This is my crude translation of the rules to Fontenoy, 1745.This French game is found in issue 6 of Vae Victus magazine. All the games from this company have simple rules and great counter graphics.Email me if you want their address.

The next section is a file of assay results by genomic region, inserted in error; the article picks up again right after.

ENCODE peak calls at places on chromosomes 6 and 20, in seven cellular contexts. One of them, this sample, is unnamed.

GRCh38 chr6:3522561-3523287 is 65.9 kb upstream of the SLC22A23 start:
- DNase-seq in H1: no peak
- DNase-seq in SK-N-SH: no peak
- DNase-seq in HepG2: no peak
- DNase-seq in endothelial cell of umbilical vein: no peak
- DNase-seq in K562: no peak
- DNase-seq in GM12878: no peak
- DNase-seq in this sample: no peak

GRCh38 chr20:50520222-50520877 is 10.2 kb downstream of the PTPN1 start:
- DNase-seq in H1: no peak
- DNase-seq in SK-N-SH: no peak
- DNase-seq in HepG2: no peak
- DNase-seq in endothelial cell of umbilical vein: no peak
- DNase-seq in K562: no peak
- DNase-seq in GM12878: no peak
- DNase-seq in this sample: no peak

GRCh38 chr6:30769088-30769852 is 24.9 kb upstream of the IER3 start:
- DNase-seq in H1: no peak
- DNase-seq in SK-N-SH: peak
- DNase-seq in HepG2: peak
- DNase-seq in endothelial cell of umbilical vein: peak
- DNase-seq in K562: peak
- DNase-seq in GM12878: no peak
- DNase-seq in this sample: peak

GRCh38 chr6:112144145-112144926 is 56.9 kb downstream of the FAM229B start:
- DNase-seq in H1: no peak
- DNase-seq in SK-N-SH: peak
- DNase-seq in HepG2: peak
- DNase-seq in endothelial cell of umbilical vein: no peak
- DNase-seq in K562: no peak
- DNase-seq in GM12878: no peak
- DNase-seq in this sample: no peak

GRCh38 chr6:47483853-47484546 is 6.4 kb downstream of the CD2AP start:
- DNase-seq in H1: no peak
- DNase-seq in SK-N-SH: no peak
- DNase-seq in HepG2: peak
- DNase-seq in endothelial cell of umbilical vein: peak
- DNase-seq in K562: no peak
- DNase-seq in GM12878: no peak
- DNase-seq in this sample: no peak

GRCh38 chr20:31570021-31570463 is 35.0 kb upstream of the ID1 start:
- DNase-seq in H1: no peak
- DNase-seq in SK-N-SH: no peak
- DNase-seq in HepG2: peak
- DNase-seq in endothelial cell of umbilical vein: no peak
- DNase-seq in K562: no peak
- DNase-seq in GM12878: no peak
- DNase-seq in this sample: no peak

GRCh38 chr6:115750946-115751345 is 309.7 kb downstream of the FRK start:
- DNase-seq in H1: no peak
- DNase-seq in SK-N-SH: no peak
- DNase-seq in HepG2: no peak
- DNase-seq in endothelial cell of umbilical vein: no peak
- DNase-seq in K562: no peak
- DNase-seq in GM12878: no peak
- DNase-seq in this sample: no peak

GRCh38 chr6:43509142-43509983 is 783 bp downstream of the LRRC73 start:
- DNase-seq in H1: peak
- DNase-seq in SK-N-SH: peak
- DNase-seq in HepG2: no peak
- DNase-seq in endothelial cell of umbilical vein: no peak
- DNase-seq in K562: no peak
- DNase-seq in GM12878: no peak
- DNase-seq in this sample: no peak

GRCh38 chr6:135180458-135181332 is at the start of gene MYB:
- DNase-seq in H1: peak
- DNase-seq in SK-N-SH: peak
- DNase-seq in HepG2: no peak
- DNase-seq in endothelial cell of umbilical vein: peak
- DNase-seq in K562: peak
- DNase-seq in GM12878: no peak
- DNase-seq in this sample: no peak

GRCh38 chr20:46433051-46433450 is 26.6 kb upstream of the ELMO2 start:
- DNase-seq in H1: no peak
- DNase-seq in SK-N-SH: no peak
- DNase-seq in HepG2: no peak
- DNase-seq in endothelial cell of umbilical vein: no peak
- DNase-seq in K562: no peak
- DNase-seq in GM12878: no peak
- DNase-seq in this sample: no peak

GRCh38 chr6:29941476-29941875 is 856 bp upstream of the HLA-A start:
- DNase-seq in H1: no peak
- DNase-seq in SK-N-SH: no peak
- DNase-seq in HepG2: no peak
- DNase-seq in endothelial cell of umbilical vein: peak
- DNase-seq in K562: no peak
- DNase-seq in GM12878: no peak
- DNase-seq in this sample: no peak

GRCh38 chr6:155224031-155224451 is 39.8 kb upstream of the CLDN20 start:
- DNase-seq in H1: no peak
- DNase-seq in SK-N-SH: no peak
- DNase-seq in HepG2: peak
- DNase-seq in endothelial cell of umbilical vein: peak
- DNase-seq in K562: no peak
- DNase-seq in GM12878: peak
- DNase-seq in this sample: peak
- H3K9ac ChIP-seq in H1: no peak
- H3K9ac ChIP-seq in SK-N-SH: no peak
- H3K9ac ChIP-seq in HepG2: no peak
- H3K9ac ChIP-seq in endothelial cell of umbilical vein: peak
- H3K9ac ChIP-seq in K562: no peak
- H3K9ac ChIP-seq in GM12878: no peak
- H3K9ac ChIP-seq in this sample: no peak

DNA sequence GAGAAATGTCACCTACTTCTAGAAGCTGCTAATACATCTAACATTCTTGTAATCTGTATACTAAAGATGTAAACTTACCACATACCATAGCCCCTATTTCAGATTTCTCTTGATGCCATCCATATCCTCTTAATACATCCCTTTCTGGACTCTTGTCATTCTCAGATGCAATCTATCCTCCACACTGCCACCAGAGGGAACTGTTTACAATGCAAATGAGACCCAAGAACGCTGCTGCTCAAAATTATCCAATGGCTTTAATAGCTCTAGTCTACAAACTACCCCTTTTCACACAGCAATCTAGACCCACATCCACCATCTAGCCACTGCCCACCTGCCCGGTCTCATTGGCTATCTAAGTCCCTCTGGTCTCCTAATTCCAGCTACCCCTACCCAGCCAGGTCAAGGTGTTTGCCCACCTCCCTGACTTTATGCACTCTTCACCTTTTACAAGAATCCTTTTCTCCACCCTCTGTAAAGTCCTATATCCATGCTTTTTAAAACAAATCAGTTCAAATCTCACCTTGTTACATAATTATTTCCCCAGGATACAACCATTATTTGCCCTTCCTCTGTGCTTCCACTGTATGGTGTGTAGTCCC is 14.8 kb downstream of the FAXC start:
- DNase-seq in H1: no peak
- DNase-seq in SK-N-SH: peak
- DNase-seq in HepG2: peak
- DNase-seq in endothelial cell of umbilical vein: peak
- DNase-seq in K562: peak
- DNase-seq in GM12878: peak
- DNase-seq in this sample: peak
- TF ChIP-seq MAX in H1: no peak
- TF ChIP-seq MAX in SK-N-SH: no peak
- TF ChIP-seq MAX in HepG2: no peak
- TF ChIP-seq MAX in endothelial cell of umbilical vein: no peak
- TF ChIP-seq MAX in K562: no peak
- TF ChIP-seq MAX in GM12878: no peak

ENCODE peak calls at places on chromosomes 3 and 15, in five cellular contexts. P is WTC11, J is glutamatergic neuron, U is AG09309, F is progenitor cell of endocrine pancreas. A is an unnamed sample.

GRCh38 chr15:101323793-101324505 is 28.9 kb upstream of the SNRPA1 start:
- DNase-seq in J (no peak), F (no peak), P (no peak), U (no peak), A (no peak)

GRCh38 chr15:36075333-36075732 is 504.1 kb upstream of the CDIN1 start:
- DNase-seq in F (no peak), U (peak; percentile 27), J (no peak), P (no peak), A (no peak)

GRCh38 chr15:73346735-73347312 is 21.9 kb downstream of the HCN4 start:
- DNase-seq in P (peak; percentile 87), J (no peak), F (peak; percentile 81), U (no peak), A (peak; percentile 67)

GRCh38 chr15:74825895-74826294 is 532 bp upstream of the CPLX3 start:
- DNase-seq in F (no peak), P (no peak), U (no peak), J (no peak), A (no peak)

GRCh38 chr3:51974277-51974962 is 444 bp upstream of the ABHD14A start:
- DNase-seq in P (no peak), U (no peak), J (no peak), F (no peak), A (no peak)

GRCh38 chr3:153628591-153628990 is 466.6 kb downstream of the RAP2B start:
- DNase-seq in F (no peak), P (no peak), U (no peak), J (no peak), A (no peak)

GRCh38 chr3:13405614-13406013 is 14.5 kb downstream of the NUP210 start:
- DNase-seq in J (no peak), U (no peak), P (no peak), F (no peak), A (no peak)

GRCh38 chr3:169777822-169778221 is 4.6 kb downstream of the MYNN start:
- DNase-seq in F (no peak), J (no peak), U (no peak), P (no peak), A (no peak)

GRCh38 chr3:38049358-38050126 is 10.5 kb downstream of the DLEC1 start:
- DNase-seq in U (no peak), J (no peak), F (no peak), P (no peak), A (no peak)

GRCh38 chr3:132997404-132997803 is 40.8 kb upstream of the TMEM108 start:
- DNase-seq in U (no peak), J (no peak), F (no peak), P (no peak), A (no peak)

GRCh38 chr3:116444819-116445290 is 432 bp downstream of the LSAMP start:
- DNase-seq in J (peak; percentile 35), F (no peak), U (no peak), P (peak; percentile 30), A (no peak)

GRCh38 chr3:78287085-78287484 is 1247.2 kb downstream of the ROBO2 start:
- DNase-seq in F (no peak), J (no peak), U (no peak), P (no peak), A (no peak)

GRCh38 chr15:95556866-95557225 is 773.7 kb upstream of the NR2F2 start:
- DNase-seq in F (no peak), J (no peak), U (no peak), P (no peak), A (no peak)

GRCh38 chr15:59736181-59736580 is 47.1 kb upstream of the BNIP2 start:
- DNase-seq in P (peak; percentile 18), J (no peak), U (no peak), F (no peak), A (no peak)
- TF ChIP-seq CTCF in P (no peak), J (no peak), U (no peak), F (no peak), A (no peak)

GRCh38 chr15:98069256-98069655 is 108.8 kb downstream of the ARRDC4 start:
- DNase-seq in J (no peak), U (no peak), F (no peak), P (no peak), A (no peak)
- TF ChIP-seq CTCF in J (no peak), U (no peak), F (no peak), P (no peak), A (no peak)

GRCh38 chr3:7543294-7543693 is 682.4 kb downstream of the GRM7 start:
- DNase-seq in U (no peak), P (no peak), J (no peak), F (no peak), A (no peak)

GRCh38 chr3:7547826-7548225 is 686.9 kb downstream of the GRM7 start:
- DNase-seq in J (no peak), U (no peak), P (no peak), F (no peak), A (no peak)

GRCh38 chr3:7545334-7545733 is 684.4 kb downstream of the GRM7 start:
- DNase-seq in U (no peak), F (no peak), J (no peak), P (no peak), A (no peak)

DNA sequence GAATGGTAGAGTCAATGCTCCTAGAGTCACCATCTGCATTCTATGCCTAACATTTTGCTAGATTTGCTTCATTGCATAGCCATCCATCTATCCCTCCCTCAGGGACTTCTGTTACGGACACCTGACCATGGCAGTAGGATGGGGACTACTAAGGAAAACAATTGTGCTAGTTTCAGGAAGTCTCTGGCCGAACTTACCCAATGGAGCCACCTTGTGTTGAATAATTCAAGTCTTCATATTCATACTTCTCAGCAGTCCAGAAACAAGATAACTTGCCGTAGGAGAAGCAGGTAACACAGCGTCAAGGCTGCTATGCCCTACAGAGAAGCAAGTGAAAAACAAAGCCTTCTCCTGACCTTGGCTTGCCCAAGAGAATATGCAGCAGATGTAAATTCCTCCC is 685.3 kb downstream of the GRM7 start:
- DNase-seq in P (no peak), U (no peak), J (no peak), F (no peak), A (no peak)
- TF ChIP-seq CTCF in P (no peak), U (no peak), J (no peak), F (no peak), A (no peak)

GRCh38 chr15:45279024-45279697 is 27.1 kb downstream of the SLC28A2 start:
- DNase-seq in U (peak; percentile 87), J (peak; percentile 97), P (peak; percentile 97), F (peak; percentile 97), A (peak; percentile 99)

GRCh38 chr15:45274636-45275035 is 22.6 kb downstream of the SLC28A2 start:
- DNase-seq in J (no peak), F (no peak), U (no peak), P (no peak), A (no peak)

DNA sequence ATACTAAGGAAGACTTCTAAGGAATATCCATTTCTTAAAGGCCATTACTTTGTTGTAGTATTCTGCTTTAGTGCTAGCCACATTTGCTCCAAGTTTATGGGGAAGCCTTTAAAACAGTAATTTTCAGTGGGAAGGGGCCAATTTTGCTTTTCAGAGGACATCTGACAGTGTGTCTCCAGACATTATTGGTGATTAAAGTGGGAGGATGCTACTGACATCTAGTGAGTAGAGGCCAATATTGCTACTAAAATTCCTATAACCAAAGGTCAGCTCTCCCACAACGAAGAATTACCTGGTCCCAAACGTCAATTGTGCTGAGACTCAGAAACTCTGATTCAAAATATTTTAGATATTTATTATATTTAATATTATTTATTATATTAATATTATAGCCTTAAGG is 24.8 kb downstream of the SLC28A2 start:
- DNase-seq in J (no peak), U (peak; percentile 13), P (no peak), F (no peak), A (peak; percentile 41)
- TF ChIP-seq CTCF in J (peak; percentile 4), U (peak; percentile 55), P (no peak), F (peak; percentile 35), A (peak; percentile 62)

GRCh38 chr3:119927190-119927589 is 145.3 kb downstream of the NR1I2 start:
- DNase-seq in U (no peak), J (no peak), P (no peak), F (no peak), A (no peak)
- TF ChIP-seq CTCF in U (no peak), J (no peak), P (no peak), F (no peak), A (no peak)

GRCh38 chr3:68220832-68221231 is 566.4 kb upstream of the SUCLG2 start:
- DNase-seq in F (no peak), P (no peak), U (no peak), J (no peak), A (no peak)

FONTENOY 1745 A game by Laurent MANCEAUX and Nicolas STRATIGOS. With the collaboration of the ACPW FONTENOY 1745 is a simulation of the great battle that saw the French army, commanded by the marshal of Saxony, face the coalition forces of the Anglo-Hanovriens and Dutch, for the possession of Flanders, May 11th 1745. This game requires the use of one die with six sides (noted 1d6). One players control the French army, placed in defensive positions, the other the allied army which seeks carry the day in order to raise the siege of Tournai. For simplification, the abbreviation hex could be used for hexagon in the rules. 0 - Introduction 0.1- Game Scales. A game turn represents an hour of real time, the game lasting seven turns. A hexagon on the map corresponds to 200 m. An infantry counter represents one, two or three battalions (at a rate of one combat point per battalion), that is to say the equivalent of a demibrigade. One cavalry counter represents from four to eight squadrons (at rate of a combat point per three or four squadrons). Each combat point is equivalent to 450-600 men. 0.2- placement of units and terrain The placement of the units is indicated on the map and on the order of battle pp 30. The placement of the allied units is free, to the limits defined for each corps. The village of Fontenoy (hex. 1518) is regarded exclusively like a redoubt. 1- Troop Counters (diagram 1) The infantry and cavalry units are grouped in corps, by command, identified by the color of their symbol. This organization operates for the rules of activation of corps, the units of same corps always acting together (see 5). The brigades, the basic tactical units, are represented by one or two counters (numbered consecutively) according to size. Each infantry and cavalry counter has a combat factor, a movement potential and, in red, a morale rating. Following losses in combat, the units could lose combat points. One uses the back of counter then (or the replacement counter for the units of three combat points which already underwent a reversal) in order to indicate this reduction. But units never can voluntarily themselves~~ divide~~ into two weaker units, nor regroup their strengths in one stronger counter. 2- Facing (diagram 2) All units follow the rules of facing (front of the unit) which influence movement and combat. Infantry Infantry units have two frontal hexes, two flank hexes and two rear hexes. Cavalry Cavalry units of have four frontal hexes and two rear hexes. Artillery (see 10) and infantry in a redoubt or in city: six frontal hexes. Commanders in chief (see 8) and line leaders (see 9): their orientation is unimportant, they are always regarded as frontal. 3- Stacking Stacking of the units in a hexagon is limit to three combat points of infantry, or two combat points of cavalry, or again a battery of artillery. Exception: an infantry counter (or of dragoons), and one only, whatever its value of combat, can stack with a battery. Other mixed stacks (cavalry-infantry or cavalry-artillery) are forbidden. Leaders are not taken into account for stacking. 4- Sequence of play Fontenoy 1745 plays in seven turns, each turn of the game including several phases. 0. Verification of command Each player verifies that the line leaders are in command. Leaders out of command are indicated by a suitable marker (8.3). 1. Initial artillery fire The French player fires his batteries. 2. Operations phases The players are going to proceed, blow by blow, in five operations segments (the number of corps of each army), during which each player activates a line leader. When all the leaders are activated, the operations phase is ended. The details of every segment are the following: - resolution of first player for this segment. Each player throws 1d6 (the allied player adds 1 to the die because he is on the offensive). The player who gets the best score decides if he plays immediately or if he lets the opposing player begin (one throws the dice again in case of equality). - activation of one line leader by Player A: - activation of one line leader by Player B. Activation of a line leader: when a player has the initiative: he can then activate units of one of his corps (see 5). When a line leader is activated, all the units of this corps could carry out movement then fight. Once the two players have each activated one line leader, one throws the die for each new operations segment. 3. Artillery Final Firing. The batteries of French artillery which didn't fire at the beginning of the turn may do so. 4. Command phase The commanders in chief can move. The counters of the line leaders are inverted. 5. Rally phase The markers Not commanded are withdrawn from line leaders whom are once again within the radius of a commander in chief. The disorganisation markers are withdrawn from units out of enemy zones of control, and routed units test in order to know if they maintain this status or not. The turn is then ended and the turn marker is advanced by one hour. 5- Activation of the corps A line leader and the corps that he commands could be activated when the cuurent player with the initiative, during the operations segment. The activation of a line leader and of his corps is indivisible. When a player has the initiative in a operations segment (that is to say that it is his turn to activate a corps), he designates one of his line leaders, who was not yet active, and reverses the counter. The corps of this leader can then act. The action of a corps are twofold: movement then combat. During this segment, all the units of corps could move. Then they could engage in combat with adjacent hostile units. The different corps of each army (each one being identified by a national symbol of different color) is the following: French army House of the King (red) Right wing, infantry and dragoons (blue) Left wing, infantry (yellow) Second line, infantry, cavalry and reinforcements (orange) Reserve of cavalry (green) Allied army Infantry anglo hanovrienne (red) Dutch infantry (orange) Cavalry anglo hanovrienne (blue) Dutch cavalry (brown) Austrian cavalry (green). A corps could not be activated more than once per turn and an unit cannot move and attack more than once per turn. When a player has the initiative, he has to designate a line leader and activate him, even though no unit of this corps acts. The corps cannot be activated thereafter in the same turn. He is therefore prohibited to pass his turn voluntarily. 6- Zone of control (diagram 2) All the units exercise a Zone of control (ZoC) into their frontal hex, that affects the opposing adjacent units placed on these hex. An infantry unit in a redoubt does exercise a ZoC upon all the adjacent hexes. Exceptions: the leaders and the artillery don't have ZoC. 6.1- Properties of the ZoC A ZoC possesses the following properties: - an unit which enters a hostile ZoC ceases movement; - an unit which retreats into a hostile ZoC following a combat result could become disorganized and undergo one step loss (see 11.6); - it is prohibited to go directly from one hostile ZoC to another hostile ZoC. - leave a hostile ZoC costs + 1 movement point (exception: exit in retreat, see 7.3). - the presence of a friendly unit in a hostile ZoC nullifies this last concerning the limitations of command and of movement of leaders. A ZoC does not extend into the following terrains: into a hex of forest or of city, or beyond a stream or a river hexside. 6.2- Properties of the flanks and rears Flank hex: the flank hexagons of hostile units don't forbid movement. An unit which retreats into a hostile flank hex following a combat result could undergo disorganisation (see 11.6) Rear hex: the hexagons to the rear of a hostile unit don't forbid the movement. An unit which retreats into a hex to the rear of a hostile unit following a combat result incurs no penalty. 7- Movement (diagram 2) 7.1- Generalities An unit or a line leader of an active corps can move all or part of its movement points. The entry into a hex costs a certain number of movement points (PM) to the unit that moves. The costs of terrain is specified on the Terrain Table (top of the map). The movement points are not cumulative from one turn to the next. The movement of an unit or of a pile of units must be finished before passing to another unit of same corps. The movement is solely through the two frontal hex, without changing the orientation of the unit, same for the cavalry. The rules of stacking must be respected during the movement of units. The artillery units (see 10) do not move. The superior commanders follow their own rules of movement (see 7.4). 7.2- Change in facing An unit could change its facing, expending 1 PM per apex of hexagon. Refacing in a hostile ZoC costs 2 PM per apex of hex, with a facing test : the player throws 1d6 and adds the morale of the unit. If the result is inferior or equal to 5 the unit is disorganized. It refaces in all events. 7.3- Leaving hostile ZoC An unit could leave a hex situated in a hostile ZoC in two manners: - either by advancing to one of its frontal hexes if this hex is not occupied by a hostile unit nor in hostile ZoC. Cost: + 1 PM. - or by retreating one hex (in respecting the retreat rules, see 11.6) toward one of its rear hexes (but not a flank hex), while maintaining its facing. Cost: half of its PM (plus the cost of destination terrain ). The unit will be able to to reface after retreating. 7.4- Movement of the commanders in chief The commanders in chief move an unlimited number of hexagons during its command phase, but they don't have the right to enter a hostile front or flank hex unoccupied by a friendly unit. 8- Commanders in chief (diagram 3) Each camp has two commanders in chief: the duke of Cumberland and the prince of Waldeck for the Allies, the marshal of Saxony and King Louis XV for the French 8.1- Generalities Each commander in chief has a command rating (expressed in number of hexagons, whatever the nature of terrain) which represents his capacity of control over the line leaders. Each one commands the following leaders: - Louis XV : solely the house of King and the reserve of cavalry: - the marshal of Saxony: all the French army except the house of King: - the duke of Cumberland: only the Anglo-hanovriens and the Austrian cavalry; - the Waldeck prince: only the Dutch corps of infantry and of cavalry. 8.2- Command (diagram 4) In order to be controled, a line leader must be in command range of his commander in chief. This radius is traced, to the line leader, by a way of a line of hexes (nature of terrain irrelevant, but 10 hex maximum distance) which must not pass through enemy front or flank hexes unoccupied by friendly units. 8.3- Corps out of commanded A line leader that is not commanded at the beginning of turn of game receives a 'Out of Command' marker. This leader could still be designated in order to be activated by the player during the operation phases but the units won't act unless the leader passed a activation test. Activation Test : a line leader out of command is active if the player throws, on 1d6, less or equal to the leader activation value. In case of success: all the units of corps could act normally. In case of failure, no unit could act but the player is nevertheless considered as having activated this corps. 8.4- Death of the commanders in chief A commander in chief is eliminated (for the game at least) when the units with whom he stacked is eliminated entirely by combat or by retreat. If he was Louis XV or marshal of Saxony, the French lose the game. If he is the duke of Cumberland, the French win the game. If he was the Waldeck prince, the Dutch units are all considered as disorganized, and cannot be activated anymore. 9- Line leaders (diagrams 3 and 4) The line leaders represent the different commanders of corps of each army. They each command one or several brigades. A line leader is activated according to the rules of corps activation (see 5) and of command (see 8). A leader could not be activated more than once per turn. One inverts the counter in order to denote activation. A line leader moves as a cavalry unit. 9.1- Command of the units (diagram 4) At the moment of his activation, a line leader could carry out actions for all the units of his corps which are in command at the time of activation. In order to be commanded, an unit must be in the command range of line leader according to the same principles as rule 8.2. An unit can also be commanded if it is a part of a line of battle which is itself commanded (see 9.3). The examination of command of the unit is made at the beginning of the activation of the corps, before all movement; this means that an out of command unit remains so during all the phase even though the line leader moves within command range. In order to command, a line leader doesn't need to be stacked with some units of his corps. 9.2- Out of command units An out of command unit at the time of activation of a corps could not attack. It can nevertheless change its facing and move, but with half of its movement points. It cannot move further away from its line leader. An out of command unit which itself disengages from the ZoC of a hostile unit uses all of its movement points. Exception: the arquebusiers of Grassin (light troops) are always considered to be in command. 9.3- Lines of battle An unit out of command range of its line leader could be in command if it is adjacent to an unit of the same corps placed on a flank hex (see diagram 4) and that, in the line formed in this way at least one unit of corps is in command range of the line leader. Cavalry units can merely be adjacent in order to form a line of battle of any shape. 9.4- Death of the line leaders A line leader is eliminated when the units with which he is stacked is completely eliminated by combat or retreat. The line leader is then immediately replaced by an aide de camp (identified by a rod of replacement), that the player is free to place as he wishes it. An aide de camp itself is replaced in the same way. 10- Artillery The units of French artillery are the only elements of this weaponry represented in the game (the organic artillery battalions were incorporated into other units) The artillery cannot move during the game. It ignores the rules of command and of initiative and acts independently. 10.1- Artillery Fire The units of French artillery could fire twice per turn. In the first place, they could fire, either at the beginning of turn, or at the end. All batteries that fire at the beginning of the turn receive an initial Shot marker. In second place, each unit of artillery could fire, during each turn, one time during one any operations segment . This firing is mandatory as soon as a hostile unit becomes adjacent, except if another hostile unit was already adjacent. This obligation apart, the French player could fire his artillery at any moment (after a firing test if applicable, see lower). This fire could be declared anytime: during one opposing movement, during one segment of the French turn, etc. The batteries could fire consecutively. All batteries having executed its shooting during an operation phase will have been reversed, to an inactive side (double white rod, without gunner). Firing Test: (used only when the French player wishes to fire a battery during an one opposing operations segment). The French player designates the battery which attempts a shot and throws 1 d6. On a result of 1 or 2, the battery doesn't fire and cannot attempt to fire during this opposong operations segment. The firing test is always successful if the target is or becomes adjacent, and when the French player acts during one of his operations segments. 10.2- Procedure Range and field of firing The range maximum of the artillery is three hex. The artillery possesses its own table of combat (see p. 30), which depends on the range. The results are similar to those of combat. The artillery could fire from in all directions. Line of sight A battery of artillery must have a line of sight to its target in order to fire. The following elements block the line of sight: - any unit between the battery and its target; - any of hex obstacle (city, forest, elevation) sides excluded, between the battery and its target. The line of sight of a battery situated on an elevated position (battery situated to the west of the Escaut only) is blocked only if the obstacle is adjacent to the target. A battery can always fire on an adjacent target. 10.3- Destruction of the artillery An artillery unit is immediately destroyed if the infantry unit (or dragoons) stacked with it are destroyed or must retreat. An artillery unit not grouped with infantry (or dragoons) is automatically destroyed by any attack. 11- Combat (diagram 5) The units of an active corps can attack opposing adjacent units situated in their ZoC. The attack is never obligatory. The active player in the activation phase is called the attacker, his adversary is called the defender. 11.1- Restrictions of engagement An unit could not attack more than once per turn, when its corps is active. An unit may engage several hostile units if these are all in his ZoC and are adjacent one to the other. In this case it engages them at the same time and they combine their combat factors for defense. In the same way several friendly adjacent units could attack the same hostile unit, adding their combat factors. On the other hand, several friendly units could not attack several opposing units in one battle; in this case, the attacks must be resolved separately. An unit can be attacked several times per turn but only once per operations segment (that is to say that an unit can be attacked once for every opposing active corps). A cavalry unit could not attack an enemy unit situated in impassable terrain (to it). 11.2- Cavalry charges The cavalry units have the possibility of charging, that yields a bonus (see 11.4). In order to implement a charge, an cavalry unit must be capable of traveling through at least two hex without changing facing before entering into contact with an enemy unit, and this in clear terrain solely. The attacked unit must also be in clear terrain. 11.3- Combat Procedure One calculates the ratio of the sum of the combat factors of the attacker and the defender. This ratio of strength is always rounded to the advantage of defender. The different modifiers (see 11.4) are applied and the attacker throws 1 d6. One consults the Combat Table (p. 30) and one gets, adjusted for the terrain occupied by the defender and the difference in morale, the combat result. This result is applied immediately before passing to the following combat. The effects of terrain and morale are integrated in the combat table. Terrain: when several units are attacked simultaneously, one applies the best defensive terrain for the resolution of combat. Morale: one takes the difference between the morale of the attacker and the defender. When some units of different morale participate in a combat (in attack or in defense), one uses the worst morale of the involved units. 11.4- Combat modifiers The combat modifiers are the following: Flank and rear: an infantry unit attacked on its flank accords+ 1 column to the right on the table (to the benefit of the attacker). An unit attacked against its rear accords + 2 columns to the right to the attacker. For multiple attacks, one always takes into account the most unfavorable orientation to the defender. Routed units: an attack against a routed unit benefits from a shift of+ 2 columns toward the right on the table. Cavalry charges: a cavalry charge gets the benefit of a shift of+ 1 column toward the right. Cavalry attacking a city or a redoubt: cavalry which attacks a hostile unit situated in a built up area are subject to a 1 column shift against (that is to say + 1 column on the left). All the modifiers are cumulative. 11.5- Combat Results The possible combat results are the following. 1 or 2: number of combat points eliminated from the involved units. The player is free to distribute the losses from the units at will. D: disorganisation of the units. All the involved units are disorganized. R or R2: retreat of one or two hex for all the involved units (see 11.6). * : if the concerned unit is cavalry disorganized by a previous combat, it is eliminated. E: elimination of the unit. The results are applied in the following order: losses (or possible elimination of the disorganized cavalry already), disorganisation then retreat. 11.6- Retreat of the units Retreat after combat is undertaken, as far as possible, in the order of the following priorities: toward terrain in which the unit could enter, out of hostile ZoC or hostile flank hex and free of friendly units which would break the rules of stacking. The unit which retreats maintains its initial facing. An unit for which retreat impossible due to the presence of enemy unit (s) in the adjacent hexes or of impassable terrain, is eliminated. An unit obliged to retreat into a hostile ZoC could undergo a step loss and/ or a disorganisation. The player possessing the unit throws 1 d6 and adds the morale of his unit. Retreat into hostile ZoC: 1 to 3= 1D; 4= 1; 5= D; 6 and+= no effect. An unit obliged to retreat into a hex that is a hostile flank could undergo a disorganisation. The player throws 1 d6 and adds the morale of the unit. Retreat across hostile flank: 1 to 4= D; 5 and+= no effect. An unit that retreats into a hex containing a friendly unit with which it cannot stack, displaces this one out of way, which then undergoes retreat, so that the hex becomes vacant. The displaced unit is automatically disorganized. This new retreat can very well entail some other retreats in succession. The normal rules of retreat apply fully, in addition to the automatic disorganisation. The player is free to eliminate an unit, by not retreating it, rather than execute supplementary retreats. 11.7- Advance after combat In the case of a retreat or of an elimination, one of the victorious units, in attack or in defense, could enter the vacant hex. The advance is limited to only this hex even though the retreat is of two hex. The option of advancing or not into a vacant hex is free but is made immediately and before all other action. 12- Disorganisation and rout 12.1- disorganisation An unit that incurred a result of disorganisation following a combat or a retreat into a hostile ZoC receives a disorganisation marker. Being disorganized doesn't affect the unit. On the other hand, a disorganized unit that underwent a new result of disorganisation risks routing (see test of rout, 12.2) The disorganisation markers are removed at the end of the turn. A disorganized unit cannot its marker if it is in a hostile ZoC. 12.2- Rout An unit that incurred a second result of disorganisation, whatever the reason, whereas it is disorganized already, risks incurring a rout. It executes a test of rout. Test of rout: the player throws 1 d6 and adds the value of morale of the unit: - lower or equal result to 5: the unit departs immediately in rout. The disorganisation marker is reversed then in order to appear on its Rout side. superior result to 5: the unit loses a combat point and remains disorganized. Attention: a cavalary unit already disorganised could be directly eliminated (see combat p. 30) whatever its strength, following a combat if it incurred the result. 12.3- Effects of rout A routed unit cannot engage in combat. It doesn't exercise a ZoC. All movement other than that imposed (see below) is forbidden. An unit which routs immediately retreats toward the friendly side of map (west for the French, east for the Anglo-Hanovrien and south for the Dutch) by the shortest path, in following the rules of retreat after combat. Exception: a routed unit could cross friendly units without taking into account limits of stacking. The units thus crossed are disorganized by this fact. If they were it already, they undergo a test of rout (12.2) then. An unit that routs displaces three hexagons, whatever the type of terrain crossed (impassable terrain remains forbidden) in changing its facing consequently. In case of overstacking in the third hex of rout, the unit continues its movement until finding a free hex. A routed unit that could not retreat three hexes is eliminated. 12.4- Rally test At the rally phase, the routed units of each camp execute a Rally test. This test is mandatory. Each player throws 1 d6 for each one of his routed units and adds the following modifiers: + 1. 2 or 3 according to the morale of the unit. + 1 if a commander in chief or a line leader is adjacent to the unit. + 2 if a commander in chief stacked with the unit. If the modified result is superior or equal to 7, the unit is rallied, the Rout marker removed. If the unit fails its Rally test, it immediately routs all over again three hexagons, according to rule (see 12.3). An unit situated in a hostile ZoC doesn't have right to the rally test and must continue its rout. 13- Victory Conditions In order to gain victory, the allied player must control the village of Fontenoy, which has all the French equipment and two bridges crossing the Escaut, in order to cut the retreat of the French troops. The capture of Fontenoy and of one bridge is a marginal victory. The death or the capture of King or of marshal of Saxony (see 8.4) is a sufficient condition for the French defeat, though not being the pursued objective. The death of Cumberland or the inability of allied player to fill his conditions of geographical victory yields victory to the French player. Test and clarification: Yves Dufrenois and Jacki Camus for the preliminary tests, Philippe Bonnefoy and Laurent Mariette for finalisation. All our thanks to the institute of the House of Bourbon and to the association of the friends of the House of France for their welcome. Dominique Sanches provided us an order of battle of a rare precision, that he is also thanked.